Fourth-grader Kindell Cranfill was exhausted by the time she finished her fourth lap around the big field at Margaret R. Brown Elementary School.

But she had so much fun participating in the school’s first Walk for Heart on Monday morning, she was ready to do it all over again.

“I wish we could go out more than once or maybe just spend the whole day out there,” she said.

Some students said they wanted to have a Walk for Heart day every day.

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As a spinoff of Jump Rope for Heart, the event was organized by physical education teacher Sharon Wood in a way that allowed students to choose which physical activities they wanted to do.

“I liked that you could choose to walk or run,” first-grader Alex Money said.

Different stations were set up around the course where kids could stop and complete a variety of additional exercises, from jumping jacks, push-ups and sit-ups to toe touches, cartwheels and hula hooping.

At one stop, they could even gallop around one of the Jackson County bicentennial bison statues that will be on display throughout the county this year.

“That was my favorite thing to do,” first-grader Kayla Martinez said.

Kindell said she liked doing the bear crawl and showing off her best dance moves.

“My muscles are tired, but I feel good, like I have more energy,” she said. “It was a great way to wake up this morning; better than drinking coffee, I would say.”

It’s important to make exercising fun so students want to do it, both at school and at home, Wood said. She hopes students were able to see that they don’t have to spend money at a gym or be athletic to be healthy and active.

Student Max Campbell said all kids should be physically active so they are healthier and live longer.

“It keeps your heart healthy,” Max said.

For each station completed, students received a “victory mark” symbol on their hand or arm. Students quickly became excited about collecting as many marks as they could.

First-grader Reggie Polbito said he was able to make it around the field a total of six times.

“I got 49 victory stripes,” he said proudly.

Wood has been the Jump Rope for Heart coordinator for nearly 30 years at Seymour Community School Corp. She typically organizes jump rope events at the elementary school level that are indoors. She has taught physical education classes at all five of Seymour’s elementary schools at one time or another.

“With Brown being such a big school, it would have taken all week to get through Jump Rope for Heart,” she said. “This way, everyone got to participate in just one day.”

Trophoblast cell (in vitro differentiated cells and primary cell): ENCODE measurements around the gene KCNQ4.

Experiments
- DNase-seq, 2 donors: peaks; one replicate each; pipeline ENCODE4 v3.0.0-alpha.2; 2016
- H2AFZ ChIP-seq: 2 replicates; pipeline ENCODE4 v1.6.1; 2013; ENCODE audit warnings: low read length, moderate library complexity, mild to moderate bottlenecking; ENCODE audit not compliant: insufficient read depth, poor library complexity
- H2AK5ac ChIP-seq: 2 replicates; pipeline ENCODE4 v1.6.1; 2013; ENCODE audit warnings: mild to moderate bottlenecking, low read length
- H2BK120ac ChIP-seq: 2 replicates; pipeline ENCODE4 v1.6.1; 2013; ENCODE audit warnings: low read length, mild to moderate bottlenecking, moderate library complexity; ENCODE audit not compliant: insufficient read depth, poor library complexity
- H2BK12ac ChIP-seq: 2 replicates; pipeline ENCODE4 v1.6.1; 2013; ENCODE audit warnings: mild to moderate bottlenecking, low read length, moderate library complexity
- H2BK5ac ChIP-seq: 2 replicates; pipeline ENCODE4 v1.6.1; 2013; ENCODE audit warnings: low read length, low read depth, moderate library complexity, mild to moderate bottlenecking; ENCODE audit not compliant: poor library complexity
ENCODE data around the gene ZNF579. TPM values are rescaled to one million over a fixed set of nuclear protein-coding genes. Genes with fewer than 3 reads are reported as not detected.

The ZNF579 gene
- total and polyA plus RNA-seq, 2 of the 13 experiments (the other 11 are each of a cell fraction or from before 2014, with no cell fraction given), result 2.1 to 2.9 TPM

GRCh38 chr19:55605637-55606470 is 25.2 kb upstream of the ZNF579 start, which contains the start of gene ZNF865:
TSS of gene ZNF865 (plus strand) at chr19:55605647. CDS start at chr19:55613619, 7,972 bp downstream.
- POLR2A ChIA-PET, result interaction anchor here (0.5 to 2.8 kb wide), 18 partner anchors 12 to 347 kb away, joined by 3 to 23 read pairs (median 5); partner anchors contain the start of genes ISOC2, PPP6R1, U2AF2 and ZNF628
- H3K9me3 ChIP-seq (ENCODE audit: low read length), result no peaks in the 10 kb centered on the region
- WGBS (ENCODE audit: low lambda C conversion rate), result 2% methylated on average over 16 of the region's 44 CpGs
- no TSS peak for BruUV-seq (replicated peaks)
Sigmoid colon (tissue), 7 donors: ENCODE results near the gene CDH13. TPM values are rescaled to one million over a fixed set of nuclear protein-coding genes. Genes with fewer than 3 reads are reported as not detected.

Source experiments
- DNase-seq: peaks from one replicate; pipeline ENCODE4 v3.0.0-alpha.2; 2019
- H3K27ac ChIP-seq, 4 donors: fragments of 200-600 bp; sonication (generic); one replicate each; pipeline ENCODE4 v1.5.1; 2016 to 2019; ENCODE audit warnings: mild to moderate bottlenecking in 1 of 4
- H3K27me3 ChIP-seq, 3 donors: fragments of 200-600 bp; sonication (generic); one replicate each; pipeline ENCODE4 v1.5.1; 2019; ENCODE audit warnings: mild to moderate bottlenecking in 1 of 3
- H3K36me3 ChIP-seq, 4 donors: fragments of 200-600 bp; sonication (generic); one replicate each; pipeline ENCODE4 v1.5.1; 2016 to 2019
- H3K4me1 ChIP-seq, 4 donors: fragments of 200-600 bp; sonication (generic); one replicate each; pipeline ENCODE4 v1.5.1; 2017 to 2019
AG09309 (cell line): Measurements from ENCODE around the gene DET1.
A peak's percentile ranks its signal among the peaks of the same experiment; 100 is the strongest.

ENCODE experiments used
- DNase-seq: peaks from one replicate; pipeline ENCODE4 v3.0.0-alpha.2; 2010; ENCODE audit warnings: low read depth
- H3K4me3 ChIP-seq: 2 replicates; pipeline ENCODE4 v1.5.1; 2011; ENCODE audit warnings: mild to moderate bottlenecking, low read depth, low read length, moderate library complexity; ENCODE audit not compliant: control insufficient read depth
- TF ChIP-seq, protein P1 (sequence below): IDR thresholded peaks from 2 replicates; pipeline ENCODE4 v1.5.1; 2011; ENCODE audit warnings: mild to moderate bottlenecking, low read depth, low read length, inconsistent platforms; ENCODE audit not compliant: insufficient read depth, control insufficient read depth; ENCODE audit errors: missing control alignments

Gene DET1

Students went out in shifts by grades, from preschool to fifth grade, so it was easier to keep an eye on them to make sure they were doing what they were supposed to be doing.

“Had I told them they had to go outside and just walk or run around the field, they would have looked at me like I was out of my mind,” Wood said.

Each station was manned by volunteers from a different community organization, business or agency, including Seymour Rotary, Child Care Network, United Way, Big Brothers Big Sisters, Girls Inc., the Boys and Girls Club, Schneck Medical Center, Jackson County Bank, Seymour police and fire departments and others.

“I thought it was a great day,” said Kate Garrity, executive director of Child Care Network, which oversees Kids Klub before- and after-school child care and the annual Kids Fest. “Typically, we set up information booths targeting parents and not the kids. As the kids came around, I heard comments like, ‘I go to Kids Klub’ and ‘I am going to summer Kids Klub’ or ‘I love going to Kids Fest.’

“I think it was great for the kids to see the different groups and see how they are involved in the community, as well,” she added.

Garrity said the walk was organized and had a great format for all kids to participate.

“It allowed the kids to go at their own pace and choose their level of activity,” she said.

Seymour High School athletes, with help from Sammy the Owl and Mayor Craig Luedeman, came out to kickoff the walk, encourage the younger students and motivate them to keep going.

“I liked getting high-fives from Sammy the Owl,” first-grader Symy White said.

Luedeman even presented an official proclamation marking the day Walk for Heart Day across the city and challenged residents of all ages to be more physically active.

“It really became a community event because so many people were asking how they could help our school,” Wood said.

Besides getting all of the students on their feet running or walking and at times galloping, crawling, leaping, dancing and rolling, the event also served as a fundraiser for the American Heart Association.

The association is a nonprofit organization that increases awareness of cardiovascular disease and stroke and funds care, research and prevention related to heart disease.

“I think it’s awesome that we are helping people in need,” Kindell said. “By doing this, we can help save lives, maybe even help kids our age.”

Students made posters about heart health, which were hung on the fence along the north end of the field for everyone to see.

The school raised a total of $4,902.52.

First-grader Hunter Taylor brought in $5 to donate to the cause.

“My grandma gave it to me,” Hunter said.

Alex was able to raise more than $100 thanks to people making donations on the Internet.

Wood said she hopes to be able to make the event a tradition at Brown Elementary.

“I think it turned out great, and we want to do it for years to come,” she said.

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January Rutherford is a reporter for The (Seymour) Tribune. She can be reached at or 812-523-7069.